Can I share a true story with you about something that happened around boundaries?
Boundaries can be so hard to exercise if you aren’t used to it, but so important for self-respect and self-confidence in relationships.
I remember one year when I was acting professionally, I was in the middle of an important show run and a family member who I am very close with informed me that she was getting married and told me the wedding date. I was to be maid of honor and I was so excited…
United I looked at the calendar and realized, that was the day of one of the shows!
I felt my stomach tie in knots and my breathing turn very shallow.
I avoided everyone for a good week, obsessing about scenarios of what would happen when I told aid family member I couldn’t go…or thought about asking the show director if an understudy could step in (I currently didn’t have one).
Everyone was going to hate me.
I was going to be seen as not a serious actress if I asked for the time off.
And who would even do my part? They’d have to learn everything in like two weeks. Impossible.
And if I didn’t go to the wedding, ‘they’ would be devastated.
Whatever I decided, I felt like someone was going to be pissed.
So I did nothing.
Until I started to sort of tell the family member that well, it may not be entirely possible and I saw her face fall and my insides collapse.
And then when I sort of hinted to the assistant director that well, I may not be entirely sure I could do the show on X weekend, and saw their face give me the, “who do you think you are?” expression, I wanted to run away.
I acted like everything was fine at the theatre, but inside again, I was so so torn.
And then I realized something: I had never for even a moment considered, “What is it that if I could have it MY way, I would want to do?”
I was so worried about what everyone else was going to say I never asked myself this fundamental boundary setting question.
What. did. I. want?
And in quiet moments starting up at my bedroom ceiling, I asked the question in the dark.
And I started to cry.
What came out? I wanted to be at the wedding. I had to be there.
The show would have to go on somehow.
So the next day, I approached the director, who was super intimidating and I tried to avoid as much as humanely possible if we weren’t doing a scene and blurted out quite inappropriately, “I have to go to this wedding. It’s really important to me and I understand if you want to fire me, but I have to be there.”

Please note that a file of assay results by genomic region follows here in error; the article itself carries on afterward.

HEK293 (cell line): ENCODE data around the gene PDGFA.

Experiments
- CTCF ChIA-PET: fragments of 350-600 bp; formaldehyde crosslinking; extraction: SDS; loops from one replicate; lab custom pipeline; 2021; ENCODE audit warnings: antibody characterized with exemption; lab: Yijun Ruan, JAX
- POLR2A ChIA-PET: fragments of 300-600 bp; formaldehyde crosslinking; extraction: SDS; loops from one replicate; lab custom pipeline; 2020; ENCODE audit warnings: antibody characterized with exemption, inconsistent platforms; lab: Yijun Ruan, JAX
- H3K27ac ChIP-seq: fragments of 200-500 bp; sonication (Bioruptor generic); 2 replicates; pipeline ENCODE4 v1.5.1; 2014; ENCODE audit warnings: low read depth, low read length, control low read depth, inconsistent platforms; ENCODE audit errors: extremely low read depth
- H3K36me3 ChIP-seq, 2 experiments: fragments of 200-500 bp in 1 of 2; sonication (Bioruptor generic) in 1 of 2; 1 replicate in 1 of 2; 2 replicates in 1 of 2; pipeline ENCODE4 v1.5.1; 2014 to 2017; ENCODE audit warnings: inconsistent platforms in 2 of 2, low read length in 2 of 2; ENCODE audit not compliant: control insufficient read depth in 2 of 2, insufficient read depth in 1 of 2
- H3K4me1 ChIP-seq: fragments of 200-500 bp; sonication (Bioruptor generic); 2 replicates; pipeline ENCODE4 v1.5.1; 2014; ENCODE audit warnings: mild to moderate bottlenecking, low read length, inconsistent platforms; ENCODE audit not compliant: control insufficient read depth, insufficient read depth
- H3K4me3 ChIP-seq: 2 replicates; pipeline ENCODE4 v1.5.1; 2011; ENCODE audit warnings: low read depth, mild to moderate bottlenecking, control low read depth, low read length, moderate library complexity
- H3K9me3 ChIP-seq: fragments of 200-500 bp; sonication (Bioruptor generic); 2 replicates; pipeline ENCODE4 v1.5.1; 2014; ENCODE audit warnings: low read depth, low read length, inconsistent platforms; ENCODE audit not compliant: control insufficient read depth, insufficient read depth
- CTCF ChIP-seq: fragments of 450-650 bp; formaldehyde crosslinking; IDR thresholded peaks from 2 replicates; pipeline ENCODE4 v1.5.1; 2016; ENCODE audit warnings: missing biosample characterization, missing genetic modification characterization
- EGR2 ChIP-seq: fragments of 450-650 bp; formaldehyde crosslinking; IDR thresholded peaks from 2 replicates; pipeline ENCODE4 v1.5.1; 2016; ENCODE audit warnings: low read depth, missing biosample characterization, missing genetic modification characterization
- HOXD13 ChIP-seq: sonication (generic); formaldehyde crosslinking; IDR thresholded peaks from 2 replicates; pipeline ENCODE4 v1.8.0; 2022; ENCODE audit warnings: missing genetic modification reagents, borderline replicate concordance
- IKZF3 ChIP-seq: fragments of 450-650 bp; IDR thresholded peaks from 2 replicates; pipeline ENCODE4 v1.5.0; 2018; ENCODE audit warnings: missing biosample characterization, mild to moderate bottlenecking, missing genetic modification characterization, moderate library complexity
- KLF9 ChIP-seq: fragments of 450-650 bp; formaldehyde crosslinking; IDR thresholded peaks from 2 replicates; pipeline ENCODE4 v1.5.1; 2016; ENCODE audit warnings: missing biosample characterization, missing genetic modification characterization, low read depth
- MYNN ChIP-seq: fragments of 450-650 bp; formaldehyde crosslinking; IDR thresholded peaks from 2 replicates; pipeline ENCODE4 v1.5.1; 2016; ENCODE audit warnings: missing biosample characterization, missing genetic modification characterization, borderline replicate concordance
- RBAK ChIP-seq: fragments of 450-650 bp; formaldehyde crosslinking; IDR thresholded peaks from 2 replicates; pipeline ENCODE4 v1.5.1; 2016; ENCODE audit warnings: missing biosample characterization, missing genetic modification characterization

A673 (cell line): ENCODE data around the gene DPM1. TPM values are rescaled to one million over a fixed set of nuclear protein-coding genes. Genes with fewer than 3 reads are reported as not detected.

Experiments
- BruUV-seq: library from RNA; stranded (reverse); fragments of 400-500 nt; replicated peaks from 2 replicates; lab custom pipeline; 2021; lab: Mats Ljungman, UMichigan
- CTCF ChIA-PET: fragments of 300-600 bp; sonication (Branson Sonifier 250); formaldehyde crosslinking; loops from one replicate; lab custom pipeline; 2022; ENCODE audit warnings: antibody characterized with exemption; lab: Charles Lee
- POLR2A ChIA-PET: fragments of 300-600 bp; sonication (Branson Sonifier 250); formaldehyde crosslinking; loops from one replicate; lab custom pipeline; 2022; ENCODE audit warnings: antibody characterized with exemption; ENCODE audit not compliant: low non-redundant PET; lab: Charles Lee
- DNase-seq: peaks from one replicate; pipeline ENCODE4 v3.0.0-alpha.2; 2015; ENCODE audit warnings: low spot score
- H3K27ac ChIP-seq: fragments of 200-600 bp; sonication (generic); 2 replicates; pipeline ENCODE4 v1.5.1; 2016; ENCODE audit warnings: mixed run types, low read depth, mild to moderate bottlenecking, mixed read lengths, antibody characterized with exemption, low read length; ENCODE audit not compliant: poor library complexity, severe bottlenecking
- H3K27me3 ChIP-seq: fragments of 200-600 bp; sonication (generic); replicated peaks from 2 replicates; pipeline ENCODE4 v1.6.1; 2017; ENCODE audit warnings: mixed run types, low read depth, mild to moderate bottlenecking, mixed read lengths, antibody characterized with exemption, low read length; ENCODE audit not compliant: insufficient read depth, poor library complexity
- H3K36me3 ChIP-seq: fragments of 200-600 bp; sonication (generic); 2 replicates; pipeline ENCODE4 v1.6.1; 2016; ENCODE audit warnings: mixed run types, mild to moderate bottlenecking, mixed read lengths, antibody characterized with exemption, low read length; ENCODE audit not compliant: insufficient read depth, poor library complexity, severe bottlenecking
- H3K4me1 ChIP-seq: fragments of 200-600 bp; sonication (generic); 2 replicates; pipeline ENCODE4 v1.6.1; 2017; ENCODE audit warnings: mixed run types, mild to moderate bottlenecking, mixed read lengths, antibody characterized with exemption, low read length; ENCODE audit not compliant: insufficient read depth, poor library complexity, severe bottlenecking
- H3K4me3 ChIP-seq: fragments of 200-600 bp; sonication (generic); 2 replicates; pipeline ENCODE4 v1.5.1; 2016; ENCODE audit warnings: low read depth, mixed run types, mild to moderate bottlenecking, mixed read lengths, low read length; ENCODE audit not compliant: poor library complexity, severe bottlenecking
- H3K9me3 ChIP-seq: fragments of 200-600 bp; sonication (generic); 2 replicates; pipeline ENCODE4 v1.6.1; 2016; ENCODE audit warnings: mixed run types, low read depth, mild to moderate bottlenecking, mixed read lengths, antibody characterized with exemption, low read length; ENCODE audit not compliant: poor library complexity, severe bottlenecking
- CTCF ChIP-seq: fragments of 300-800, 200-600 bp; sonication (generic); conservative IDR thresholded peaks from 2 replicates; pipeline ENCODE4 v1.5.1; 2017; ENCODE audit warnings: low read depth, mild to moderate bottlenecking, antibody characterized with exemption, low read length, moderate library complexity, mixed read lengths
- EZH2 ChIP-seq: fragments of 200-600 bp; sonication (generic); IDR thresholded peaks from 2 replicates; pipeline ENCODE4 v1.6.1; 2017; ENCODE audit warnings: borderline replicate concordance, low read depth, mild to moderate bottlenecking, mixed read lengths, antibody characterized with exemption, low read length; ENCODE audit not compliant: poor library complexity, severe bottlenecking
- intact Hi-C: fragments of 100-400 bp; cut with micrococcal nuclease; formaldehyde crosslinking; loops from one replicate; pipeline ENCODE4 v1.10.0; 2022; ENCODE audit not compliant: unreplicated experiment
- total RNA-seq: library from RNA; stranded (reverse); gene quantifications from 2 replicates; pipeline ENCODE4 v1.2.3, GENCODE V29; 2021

My voice was shaking the entire time.
He didn’t say anything. Just stared at me which just made me feel more afraid and weird.
He took a long pause and then said, “I had no idea it was that important to you. Let me get back to you.”
And without making this an even longer story, here is what happened:
- A wonderful woman in the cast who had another smaller role, became my understudy for the weekend, and Goddess knows how she learned all my lines and cues in less than two weeks, but I got to go to the wedding AND resume the role when I got back. I heard she did brilliant and is now a hugely successful and sought after actress!
- I had a great time at the wedding and my family member was thrilled to be there and so was I as it was a very special time.
- I did what I though I couldn’t do-state what I wanted, even if it meant sacrificing something or someone’s opinion of me. I was staying true to me.
I’d love to tell you that setting boundaries and expressing how I feel became a piece of cake after that, but the truth is, it’s a process.
It’s also a muscle and the more you work it out the easier it becomes!
So, in short if you need to set a boundary with someone, keep these 3 things in mind:
- Get clear on what works for you and what doesn’t.
- Keep it simple when you tell others. No need to over explain.
- Remind yourself that boundaries are not walls-they are there to help you honor yourself, so others know how to honor you.
Q: Which tip spoke to you?
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